Editor’s Note from Erica Settino, ATH Editor of Animals & Pets: Humane Society of The United States President, Wayne Pacelle investigates why so many Americans love their pets, yet participate in acts of cruelty against countless animals everyday.
The United States is a nation of pet-lovers — an estimated two-thirds of our households include pets, many of them treated as cherished family members.
But according to Wayne Pacelle, we’re also guilty of widespread animal cruelty — cruelty, for example, in the way we raise animals for food or breed dogs.
“We’re in a moment of contradiction with respect to our relationship with animals,” says Pacelle, author of the recent book “The Bond: Our Kinship with Animals, Our Call to Defend Them” and president of the Humane Society of the United States, the country’s largest animal welfare advocacy organization.
“We’ve got to do better when it comes to how we treat animals,” says Pacelle. Workers in U.S. animal shelters euthanize somewhere between 3.5 million and 4 million dogs and cats annually, most of them healthy and potentially adoptable, he says — a huge overpopulation problem fueled in part by puppy mills that produce millions of purebred dogs each year.
The puppy mills themselves are cruel, a kind of factory farming where females are kept in lifelong confinement. “They are treated as production units rather than pets,” Pacelle continues. The proliferation of purebred dog-breeders is a big reason for the pet overpopulation that underlies the millions of cats and dogs euthanized every year.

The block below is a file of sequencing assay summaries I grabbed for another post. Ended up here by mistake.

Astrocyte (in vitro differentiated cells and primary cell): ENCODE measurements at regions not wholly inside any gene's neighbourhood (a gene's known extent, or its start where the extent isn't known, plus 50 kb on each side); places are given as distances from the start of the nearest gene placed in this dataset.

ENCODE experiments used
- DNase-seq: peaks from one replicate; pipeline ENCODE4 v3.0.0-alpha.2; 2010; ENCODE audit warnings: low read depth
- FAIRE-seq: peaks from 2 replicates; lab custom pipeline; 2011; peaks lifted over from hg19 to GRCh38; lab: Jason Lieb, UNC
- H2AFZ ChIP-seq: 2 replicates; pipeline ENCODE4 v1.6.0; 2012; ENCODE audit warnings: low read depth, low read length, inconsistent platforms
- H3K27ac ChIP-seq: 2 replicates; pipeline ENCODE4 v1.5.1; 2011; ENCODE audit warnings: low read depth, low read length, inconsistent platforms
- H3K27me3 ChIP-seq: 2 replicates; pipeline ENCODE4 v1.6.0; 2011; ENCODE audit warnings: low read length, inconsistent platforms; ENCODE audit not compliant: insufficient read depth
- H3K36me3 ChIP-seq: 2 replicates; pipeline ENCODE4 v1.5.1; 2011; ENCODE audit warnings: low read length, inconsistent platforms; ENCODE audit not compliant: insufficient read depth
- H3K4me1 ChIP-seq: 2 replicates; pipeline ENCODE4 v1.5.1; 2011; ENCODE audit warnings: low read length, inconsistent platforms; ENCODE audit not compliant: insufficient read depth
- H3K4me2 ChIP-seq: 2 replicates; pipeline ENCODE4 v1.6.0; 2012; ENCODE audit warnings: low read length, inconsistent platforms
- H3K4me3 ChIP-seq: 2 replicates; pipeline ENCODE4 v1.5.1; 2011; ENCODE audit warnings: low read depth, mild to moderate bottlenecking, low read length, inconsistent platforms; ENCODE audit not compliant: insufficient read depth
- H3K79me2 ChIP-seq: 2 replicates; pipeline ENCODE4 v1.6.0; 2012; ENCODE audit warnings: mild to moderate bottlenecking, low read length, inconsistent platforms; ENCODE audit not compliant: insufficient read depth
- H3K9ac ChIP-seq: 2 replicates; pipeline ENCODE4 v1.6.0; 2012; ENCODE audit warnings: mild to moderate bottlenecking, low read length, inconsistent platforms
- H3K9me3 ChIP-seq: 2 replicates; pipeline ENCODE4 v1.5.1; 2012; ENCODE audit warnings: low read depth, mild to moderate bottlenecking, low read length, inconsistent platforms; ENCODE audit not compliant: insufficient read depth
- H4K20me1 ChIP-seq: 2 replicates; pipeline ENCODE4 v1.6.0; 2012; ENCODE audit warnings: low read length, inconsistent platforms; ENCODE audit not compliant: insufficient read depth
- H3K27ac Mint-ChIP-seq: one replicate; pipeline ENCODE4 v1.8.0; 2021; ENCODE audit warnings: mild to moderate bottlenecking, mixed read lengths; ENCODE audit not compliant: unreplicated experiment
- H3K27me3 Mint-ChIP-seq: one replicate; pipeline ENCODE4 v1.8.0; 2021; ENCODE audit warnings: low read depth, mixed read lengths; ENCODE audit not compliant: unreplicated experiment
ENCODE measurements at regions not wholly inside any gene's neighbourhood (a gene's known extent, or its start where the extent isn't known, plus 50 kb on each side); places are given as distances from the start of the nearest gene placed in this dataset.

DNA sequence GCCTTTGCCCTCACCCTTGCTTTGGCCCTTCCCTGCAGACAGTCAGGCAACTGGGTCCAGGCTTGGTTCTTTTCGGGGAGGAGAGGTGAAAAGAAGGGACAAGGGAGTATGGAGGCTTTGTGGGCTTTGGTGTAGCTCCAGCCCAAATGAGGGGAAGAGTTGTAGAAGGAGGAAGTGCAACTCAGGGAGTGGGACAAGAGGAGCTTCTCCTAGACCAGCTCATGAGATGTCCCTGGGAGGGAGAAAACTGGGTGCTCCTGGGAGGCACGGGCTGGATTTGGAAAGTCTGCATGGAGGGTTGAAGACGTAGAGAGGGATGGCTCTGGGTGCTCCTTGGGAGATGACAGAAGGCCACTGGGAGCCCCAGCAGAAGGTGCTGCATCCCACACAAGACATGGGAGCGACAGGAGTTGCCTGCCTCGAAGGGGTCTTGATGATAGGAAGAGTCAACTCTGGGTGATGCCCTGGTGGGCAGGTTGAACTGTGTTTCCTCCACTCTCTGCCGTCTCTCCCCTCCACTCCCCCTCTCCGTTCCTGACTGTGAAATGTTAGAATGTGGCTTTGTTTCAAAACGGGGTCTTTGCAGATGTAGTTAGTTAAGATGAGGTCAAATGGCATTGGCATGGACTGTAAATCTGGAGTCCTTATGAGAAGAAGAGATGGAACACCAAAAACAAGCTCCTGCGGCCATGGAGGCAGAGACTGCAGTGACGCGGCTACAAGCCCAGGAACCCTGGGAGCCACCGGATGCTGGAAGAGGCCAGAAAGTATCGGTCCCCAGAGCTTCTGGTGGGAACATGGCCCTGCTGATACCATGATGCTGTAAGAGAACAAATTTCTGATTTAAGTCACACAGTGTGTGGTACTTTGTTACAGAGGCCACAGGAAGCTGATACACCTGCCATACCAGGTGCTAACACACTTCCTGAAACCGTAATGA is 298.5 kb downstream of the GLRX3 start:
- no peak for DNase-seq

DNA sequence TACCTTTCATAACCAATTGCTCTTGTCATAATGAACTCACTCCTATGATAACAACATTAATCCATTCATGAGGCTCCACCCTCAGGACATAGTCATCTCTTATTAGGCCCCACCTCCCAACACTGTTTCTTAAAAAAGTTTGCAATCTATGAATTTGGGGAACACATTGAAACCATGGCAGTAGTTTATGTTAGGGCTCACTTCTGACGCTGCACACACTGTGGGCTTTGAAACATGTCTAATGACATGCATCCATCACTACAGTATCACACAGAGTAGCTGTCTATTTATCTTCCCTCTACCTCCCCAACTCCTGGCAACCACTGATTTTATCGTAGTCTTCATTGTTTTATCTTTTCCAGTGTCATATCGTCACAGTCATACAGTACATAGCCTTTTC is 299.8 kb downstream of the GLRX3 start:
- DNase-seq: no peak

If more Americans would get their dogs from shelters rather than breeders, the pet overpopulation problem would soon be eliminated. Breeders and dog owners have also gone too far in breeding dogs to have a certain kind of appearance, according to Pacelle.
They’re often breeding health problems into dogs, including the English bulldog breed that is the mascot for UGA’s athletic teams, he says. Because of their smashed-in snout, folds of flesh and shortened legs, the bulldogs are prey to respiratory problems and skin ailments, and can’t reproduce without human help.
“UGA is so symbolic of the breeding problems of purebreds,” Pacelle says. “The English bulldog is perhaps the most extreme example of how breeding for conformation, or exterior attributes, is undermining the health and well-being of the animals.”
So-called factory farms, or “confined animal feeding operations,” are another kind of animal cruelty, he says.
Fortunately, some in the meat industry are beginning to listen to complaints about animal welfare. The Georgia-based United Egg Producers group has now agreed to ask for new federal standards that would make life more tolerable for egg-laying hens.
Under the new rules, hens would have actual nesting boxes and cages twice as big as the ones they now have, with room to perch and scratch. The companies that mass-produce meat are also under fire from environmentalists, public health advocates and even rural economic developers concerned that the business practices of huge meat companies are driving small and medium farmers into poverty or out of business.
“There’s a real coalescing of concerns about factory farming,” saya Pacelle.
In the past two and a half years, Pacelle and the Humane Society of the United States have found an unlikely ally in another of the group’s animal welfare campaigns — Philadelphia Eagles and former Atlanta Falcons quarterback Michael Vick.
Convicted and imprisoned four years ago on charges stemming from his involvement in dogfighting, Vick now campaigns with the Humane Society of the United States against the practice — even though the organization successfully pushed to have Vick prosecuted and temporarily banned from professional football.
Vick’s change of heart seems genuine, Pacelle said.
“We’re now trying to use his story as a cautionary tale to steer kids away from this terrible practice,” he said.